A busy mother of three running a produce stall in Lagos’s crowded Balogun market has enough urgent matters to deal with—keeping her business afloat, feeding her family, paying her kids’ school fees—and researching bank loans rarely makes her to-do list. She may be dreaming of a loan to grow her business and put her family on more stable ground, but the prospect of borrowing money from a bank seems not just daunting, but unattainable. So far, she has relied on limited credit from suppliers, friends, or family—when and if they make it available—so she can meet her most pressing financial needs.

BETA Savings By The NumbersEnter Nigeria’s Diamond Bank, which in collaboration with Women’s World Banking rolled out a savings account for low-income women entrepreneurs who had previously been saving only through informal methods, such as piggy banks or savings groups. Diamond Bank’s BETA Savings account, offers a more reliable and convenient savings solution to this segment of Nigeria’s mostly unbanked population (as of 2012, 73% of Nigerian women and 64% of men had no formal banking relationship). The bank sent more than 500 agents called BETA Friends into the market to reach out to the business owners and help them open savings accounts. Thanks to the success of BETA Savings, which has led to 154,000 new accounts —35% opened by women—Diamond Bank has decided to add another benefit: extending short-term loans to its BETA Savings clients. The new KWIK Loan program, set to launch in May 2015, will give low-income women, loans to help sustain and grow their businesses or support them during emergencies.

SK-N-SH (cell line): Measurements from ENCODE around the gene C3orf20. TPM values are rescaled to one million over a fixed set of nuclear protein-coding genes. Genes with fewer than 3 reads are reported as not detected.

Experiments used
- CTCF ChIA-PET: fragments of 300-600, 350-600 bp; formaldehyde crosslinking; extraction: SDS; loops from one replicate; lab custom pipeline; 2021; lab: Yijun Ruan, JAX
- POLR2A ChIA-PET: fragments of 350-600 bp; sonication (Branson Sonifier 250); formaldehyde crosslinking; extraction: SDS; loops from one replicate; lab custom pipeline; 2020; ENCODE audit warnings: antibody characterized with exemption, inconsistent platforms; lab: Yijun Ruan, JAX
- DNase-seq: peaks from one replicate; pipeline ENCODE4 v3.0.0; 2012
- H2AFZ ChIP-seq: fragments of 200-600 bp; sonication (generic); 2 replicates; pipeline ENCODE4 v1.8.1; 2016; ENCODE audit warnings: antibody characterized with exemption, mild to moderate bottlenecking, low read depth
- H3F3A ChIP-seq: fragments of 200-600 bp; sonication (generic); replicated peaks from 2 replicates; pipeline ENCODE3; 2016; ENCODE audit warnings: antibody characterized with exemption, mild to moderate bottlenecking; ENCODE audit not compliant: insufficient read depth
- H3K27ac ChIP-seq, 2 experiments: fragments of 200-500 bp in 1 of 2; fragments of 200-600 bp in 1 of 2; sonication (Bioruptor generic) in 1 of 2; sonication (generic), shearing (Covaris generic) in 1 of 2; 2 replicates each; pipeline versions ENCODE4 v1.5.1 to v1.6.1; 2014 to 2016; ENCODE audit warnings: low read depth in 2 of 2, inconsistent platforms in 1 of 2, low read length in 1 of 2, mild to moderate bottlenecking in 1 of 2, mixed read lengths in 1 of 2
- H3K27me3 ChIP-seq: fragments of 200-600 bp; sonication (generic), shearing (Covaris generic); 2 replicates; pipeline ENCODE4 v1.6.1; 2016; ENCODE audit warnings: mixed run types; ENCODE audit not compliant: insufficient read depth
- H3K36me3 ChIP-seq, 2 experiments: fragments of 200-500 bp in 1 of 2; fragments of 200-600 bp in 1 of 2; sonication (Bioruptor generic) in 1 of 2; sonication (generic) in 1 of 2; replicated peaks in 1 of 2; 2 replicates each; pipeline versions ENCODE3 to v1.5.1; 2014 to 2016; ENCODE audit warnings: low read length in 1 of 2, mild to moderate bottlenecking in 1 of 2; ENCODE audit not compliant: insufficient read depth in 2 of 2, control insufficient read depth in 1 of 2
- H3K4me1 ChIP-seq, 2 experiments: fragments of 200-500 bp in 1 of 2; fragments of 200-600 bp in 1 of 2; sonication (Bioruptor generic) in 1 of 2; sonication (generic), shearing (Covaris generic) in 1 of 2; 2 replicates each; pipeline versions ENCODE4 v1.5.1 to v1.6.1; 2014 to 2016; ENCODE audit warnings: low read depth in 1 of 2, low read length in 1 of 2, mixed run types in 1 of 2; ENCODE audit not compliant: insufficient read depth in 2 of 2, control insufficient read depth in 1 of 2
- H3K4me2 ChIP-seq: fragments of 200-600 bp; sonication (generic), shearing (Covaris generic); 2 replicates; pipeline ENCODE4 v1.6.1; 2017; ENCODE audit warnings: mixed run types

Women’s World Banking has played a key role in designing Diamond Bank’s KWIK Loan pilot, helping the bank align the offering with its business goals and its clients’ needs. For the bank, the pilot loan program offers an opportunity to learn more about this sizeable market segment and its credit behavior. For clients, the chance to access short-term loans can lead to larger bank loans in the future.

BETA Kwik Loan PosterThe new KWIK Loan pilot offers terms designed to meet local clients’ financial capacities and ambitions. Women’s World Banking tested a prototype on two groups of BETA Savings clients: large and wholesale business owners, and small business owners and both client segments affirmed a need for short-term credit to bridge business and personal cash flow liquidity gaps. During the KWIK Loan pilot program, the bank will offer preapproved loans in small amounts at a 30-day term.

To qualify, clients must have been BETA Savings clients for at least six months. Their accounts must show activity within the last three months and maintain a positive balance with a minimum of 500 NGN ($2.50 US). The maximum loan amount is double the savings balance (up to 50,000 NGN or $251 US), and once repaid, the loans are renewable. Loan offers and acceptances will occur through cellphone and the loan disbursement will be transacted through the client’s BETA account. The bank’s BETA Friends, the agents in the market will play a key role, receiving the payments of the loan installment as well as educating clients about the importance of on-time loan payments.